COLUMBUS, OH -- Internet cafés with up to 60 terminals that sell phone cards and award cash prizes based on predetermined sweepstakes outcomes -- while allowing patrons to enjoy casino-style videogames -- are beginning to blossom across Ohio. The sites typically require patrons to be 18 or 21 years old, and the busiest venues draw up to 400 customers a day, according to operators.
A local judge has declared the devices legal -- a pattern earlier seen in North Carolina and, most recently, Virginia. Judge Francis Gorman issued a verdict in Toledo Municipal Court in November, 2009, that Players Club in Toledo conformed with state gambling statues, according to the Lorain Morning Journal.
Several similar Internet sweepstakes cafés are now operating in Vermilion, Brook Park and Garfield Heights; at least one café operator said he plans to open more stores in additional cities. Several other operators are seeking to open similar locations in the towns of Elyria and Sheffield Lake, prompting local city councils to adopt or consider adopting ordinances to tax and regulate the venues, according to local press outlets.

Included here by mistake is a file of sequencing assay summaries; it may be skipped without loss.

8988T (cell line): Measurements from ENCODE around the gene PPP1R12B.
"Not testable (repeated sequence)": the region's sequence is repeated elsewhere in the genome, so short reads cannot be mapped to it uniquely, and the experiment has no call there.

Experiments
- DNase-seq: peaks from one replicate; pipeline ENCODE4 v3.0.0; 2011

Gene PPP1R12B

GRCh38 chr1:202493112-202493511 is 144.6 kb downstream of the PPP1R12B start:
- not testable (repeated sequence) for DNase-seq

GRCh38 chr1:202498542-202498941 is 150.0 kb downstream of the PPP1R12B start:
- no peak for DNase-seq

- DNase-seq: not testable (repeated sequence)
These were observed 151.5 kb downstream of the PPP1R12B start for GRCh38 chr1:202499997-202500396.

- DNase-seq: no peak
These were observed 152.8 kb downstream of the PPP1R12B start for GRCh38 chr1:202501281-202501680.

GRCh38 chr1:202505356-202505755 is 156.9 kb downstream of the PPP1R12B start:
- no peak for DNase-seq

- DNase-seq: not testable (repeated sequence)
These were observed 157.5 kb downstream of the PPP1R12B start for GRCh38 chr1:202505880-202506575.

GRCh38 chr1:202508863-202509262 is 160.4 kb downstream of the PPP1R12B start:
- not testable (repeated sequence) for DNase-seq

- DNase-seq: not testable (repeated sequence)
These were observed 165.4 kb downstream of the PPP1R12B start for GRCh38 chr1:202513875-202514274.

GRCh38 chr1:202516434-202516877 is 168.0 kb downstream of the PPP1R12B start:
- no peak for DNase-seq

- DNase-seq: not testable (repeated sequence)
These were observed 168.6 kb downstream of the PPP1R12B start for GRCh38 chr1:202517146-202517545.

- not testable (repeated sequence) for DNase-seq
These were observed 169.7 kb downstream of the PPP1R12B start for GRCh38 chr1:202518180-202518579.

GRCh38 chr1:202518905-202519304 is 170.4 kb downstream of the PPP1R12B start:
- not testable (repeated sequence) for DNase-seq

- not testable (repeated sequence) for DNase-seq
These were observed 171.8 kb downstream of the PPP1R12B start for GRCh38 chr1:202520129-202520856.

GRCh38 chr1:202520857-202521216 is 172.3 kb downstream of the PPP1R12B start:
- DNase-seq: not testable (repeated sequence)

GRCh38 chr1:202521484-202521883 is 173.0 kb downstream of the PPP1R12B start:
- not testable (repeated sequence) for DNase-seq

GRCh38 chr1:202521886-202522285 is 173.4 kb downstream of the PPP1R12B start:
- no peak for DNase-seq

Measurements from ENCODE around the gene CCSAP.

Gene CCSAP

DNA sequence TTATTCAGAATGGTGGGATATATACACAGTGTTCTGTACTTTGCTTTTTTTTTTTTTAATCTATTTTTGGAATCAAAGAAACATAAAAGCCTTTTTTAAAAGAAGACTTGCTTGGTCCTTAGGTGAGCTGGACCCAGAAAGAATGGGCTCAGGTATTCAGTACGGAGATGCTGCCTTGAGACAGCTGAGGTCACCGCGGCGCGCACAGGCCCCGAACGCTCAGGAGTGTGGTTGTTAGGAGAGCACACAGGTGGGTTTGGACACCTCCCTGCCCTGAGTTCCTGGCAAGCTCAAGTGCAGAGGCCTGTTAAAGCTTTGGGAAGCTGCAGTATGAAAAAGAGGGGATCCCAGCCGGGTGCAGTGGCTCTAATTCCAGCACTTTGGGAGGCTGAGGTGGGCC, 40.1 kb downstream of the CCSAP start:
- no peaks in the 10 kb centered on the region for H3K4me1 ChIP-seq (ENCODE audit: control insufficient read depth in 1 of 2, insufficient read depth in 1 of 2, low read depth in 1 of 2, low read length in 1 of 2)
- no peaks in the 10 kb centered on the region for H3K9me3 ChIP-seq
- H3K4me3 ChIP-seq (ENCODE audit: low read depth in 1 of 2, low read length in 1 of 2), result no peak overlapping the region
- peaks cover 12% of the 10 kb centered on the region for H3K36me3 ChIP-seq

One café in Elyria has been raided by local police, but seized machines were returned and gambling charges dropped. Operator Bill Janowich has filed a lawsuit against the city seeking the return of cash and equipment that was confiscated during the raid.
Ohio lawmakers outlawed videogames that look and play like slot machines in 2007, but in a case now pending before the state Supreme Court, some operators contend that they should be able to award prizes worth more than $10 to winners of skill games. Thousands of skill machines are believed to be in operation throughout the state. See earlier VT story.